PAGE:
Bank of England to help lenders with £50 billion Special Liquidity Scheme.
The Bank of England has announced a special scheme designed to help ease the problems in the UK mortgage market.
Banks are reluctant to lend to each other as they are unsure who might be hiding losses, incurred largely from investments in US mortgages. This lack of confidence means that lenders are unable to sell, or offer as security for a loan, even high quality UK mortgage backed assets, so obtaining funds to lend to the consumer is difficult. Those funds that are available are more expensive, and this higher cost is passed on through higher mortgage rates.
The Bank of England solution
The BoE is putting up £50 billion in Treasury Bills, which lenders will be allowed to swap for their high quality UK mortgages for up to three years. As Treasury Bills are government backed and therefore more desirable than the lenders mortgage assets, lenders will be able to use them to raise funds.
Is this passing the lenders risk onto the taxpayer?
No. The Bank of England, and ultimately the Government, has proposed this package on the basis that they will pay between 70% - 90% of the face value of the lenders assets. In addition should the value of the assets the lender puts up as security fall, then they will either have to reduce their borrowing from the bank, or provide additional security.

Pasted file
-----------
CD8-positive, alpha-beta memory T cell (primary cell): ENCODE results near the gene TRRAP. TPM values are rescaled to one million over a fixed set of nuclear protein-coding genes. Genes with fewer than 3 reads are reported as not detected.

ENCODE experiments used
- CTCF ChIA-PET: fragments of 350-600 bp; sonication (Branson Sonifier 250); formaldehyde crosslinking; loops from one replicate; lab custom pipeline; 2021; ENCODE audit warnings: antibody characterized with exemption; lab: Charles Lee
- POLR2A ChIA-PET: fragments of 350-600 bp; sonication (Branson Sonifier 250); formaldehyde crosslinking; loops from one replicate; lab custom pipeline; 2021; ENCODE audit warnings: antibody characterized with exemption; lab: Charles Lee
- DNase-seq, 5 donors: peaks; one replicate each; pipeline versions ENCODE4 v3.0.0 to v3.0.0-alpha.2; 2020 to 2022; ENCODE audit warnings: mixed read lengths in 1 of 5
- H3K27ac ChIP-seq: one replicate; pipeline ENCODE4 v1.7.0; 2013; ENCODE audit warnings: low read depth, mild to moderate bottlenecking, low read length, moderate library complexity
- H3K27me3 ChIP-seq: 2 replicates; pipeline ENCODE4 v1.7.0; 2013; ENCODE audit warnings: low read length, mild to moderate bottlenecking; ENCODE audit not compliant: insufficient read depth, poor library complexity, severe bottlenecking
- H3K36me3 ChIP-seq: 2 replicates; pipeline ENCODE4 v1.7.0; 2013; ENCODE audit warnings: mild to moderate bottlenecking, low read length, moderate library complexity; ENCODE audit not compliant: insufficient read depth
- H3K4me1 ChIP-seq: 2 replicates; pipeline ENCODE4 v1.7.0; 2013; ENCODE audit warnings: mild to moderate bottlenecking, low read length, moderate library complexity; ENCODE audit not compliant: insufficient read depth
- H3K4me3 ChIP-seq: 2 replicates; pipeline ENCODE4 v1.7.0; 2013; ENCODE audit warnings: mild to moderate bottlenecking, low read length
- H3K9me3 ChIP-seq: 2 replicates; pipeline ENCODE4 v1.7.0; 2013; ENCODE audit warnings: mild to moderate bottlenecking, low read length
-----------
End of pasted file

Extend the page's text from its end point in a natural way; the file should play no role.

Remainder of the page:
Will this mean cheaper mortgages?
Certainly not in the short term, and it’s unlikely that we will get back to the extremely cheap mortgage deals of recent years for some time, if at all.
What we will hopefully see is confidence returning to the market and more stability which should mean that specific mortgage deals are around for longer periods, so we can move away from the here today gone tomorrow climate. However, any changes are likely to be gradual and it may be some months before we see any evidence of this.